Removing Emotion from Investment Decisions

When left to our own sentiments, we can make ill-timed and rash investment decisions. Again, quoting Warren Buffett, “We should be fearful when others are greedy and greedy when others are fearful.” Instead, our gut instincts cause us to run with the herd.

A financial advisor can insulate you from these emotional reactions and remove the urge to do something when it is probably best to do nothing. Just as a client is not well served by having himself as his lawyer, you will benefit from separating your emotional self from your investment decisions.

Minimizing Taxes and Investment Expenses

Seemingly small expenses become significant over long periods. A financial advisor who is committed to putting your interests first will minimize all of your investment-related taxes and fees as these are dead-weight losses to you.

To do so, your advisor should:

  • invest in low-cost mutual funds
  • optimize your investments between retirement and taxable accounts
  • avoid unnecessary trading and realizing short-term capital gains

Providing Other Financial Planning Needs

Managing investment assets is only one facet of what a financial advisor should offer. For many clients, there are other vitally important needs such as:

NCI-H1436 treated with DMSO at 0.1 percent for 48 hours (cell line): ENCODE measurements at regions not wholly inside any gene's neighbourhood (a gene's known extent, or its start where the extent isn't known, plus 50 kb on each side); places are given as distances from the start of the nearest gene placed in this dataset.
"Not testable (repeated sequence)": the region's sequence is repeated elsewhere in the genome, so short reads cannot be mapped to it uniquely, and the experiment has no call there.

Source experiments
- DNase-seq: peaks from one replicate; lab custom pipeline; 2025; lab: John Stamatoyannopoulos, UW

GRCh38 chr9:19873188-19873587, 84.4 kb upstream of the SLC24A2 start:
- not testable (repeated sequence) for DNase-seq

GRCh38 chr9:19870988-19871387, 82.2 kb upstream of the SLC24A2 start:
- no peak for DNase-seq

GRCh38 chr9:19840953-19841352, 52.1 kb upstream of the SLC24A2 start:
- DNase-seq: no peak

• budgeting and saving strategies
  • funding college
  • optimizing insurance coverage
  • planning for retirement

Don’t engage a financial advisor because you think she can help you beat the market. She can’t. Instead, hire her for trustworthy guidance in these other dimensions.

How Much Does a Financial Advisor Cost?

Financial advisors don’t work for free and their compensation structure can have a significant impact on your financial health.

Clients typically pay their advisors one of three ways:

  1. Commissions from selling financial products such as stocks, bonds, mutual funds, insurance, annuities, etc. These commissions may be implicit (e.g., how a car salesperson is compensated) or explicit (e.g., how a residential real estate broker is compensated).
  2. Assets under management (“AUM”) fee. The advisor charges a percentage of the assets being managed, typically in the range of 1%. Generally, when you pay an AUM fee, transactions are made on a commission-free basis, but that is not always the case.
  3. Hourly rate. As with other professional services, the advisor simply charges by the hour, for the time devoted to managing your needs.

The first two structures are the most common, but both can be conflicted, costly, and likely to have hidden fees. The commission model conflicts are straightforward — the advisor’s income is based on transactional volume, rather than doing what is in the client’s best interest. The conflicts with AUM fees are less obvious.